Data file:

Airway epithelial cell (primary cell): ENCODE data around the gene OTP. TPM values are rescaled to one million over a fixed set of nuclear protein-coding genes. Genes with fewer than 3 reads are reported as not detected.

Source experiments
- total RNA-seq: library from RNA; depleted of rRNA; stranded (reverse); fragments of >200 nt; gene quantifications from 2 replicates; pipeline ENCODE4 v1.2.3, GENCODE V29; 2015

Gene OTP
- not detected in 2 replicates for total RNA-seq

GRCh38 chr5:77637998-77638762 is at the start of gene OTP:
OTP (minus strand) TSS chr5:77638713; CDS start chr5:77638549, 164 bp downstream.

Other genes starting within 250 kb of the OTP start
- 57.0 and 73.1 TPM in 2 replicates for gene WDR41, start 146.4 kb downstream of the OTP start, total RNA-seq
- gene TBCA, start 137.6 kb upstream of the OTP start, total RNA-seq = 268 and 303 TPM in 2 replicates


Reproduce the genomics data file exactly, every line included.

Airway epithelial cell (primary cell): ENCODE data around the gene OTP. TPM values are rescaled to one million over a fixed set of nuclear protein-coding genes. Genes with fewer than 3 reads are reported as not detected.

Source experiments
- total RNA-seq: library from RNA; depleted of rRNA; stranded (reverse); fragments of >200 nt; gene quantifications from 2 replicates; pipeline ENCODE4 v1.2.3, GENCODE V29; 2015

Gene OTP
- not detected in 2 replicates for total RNA-seq

GRCh38 chr5:77637998-77638762 is at the start of gene OTP:
OTP (minus strand) TSS chr5:77638713; CDS start chr5:77638549, 164 bp downstream.

Other genes starting within 250 kb of the OTP start
- 57.0 and 73.1 TPM in 2 replicates for gene WDR41, start 146.4 kb downstream of the OTP start, total RNA-seq
- gene TBCA, start 137.6 kb upstream of the OTP start, total RNA-seq = 268 and 303 TPM in 2 replicates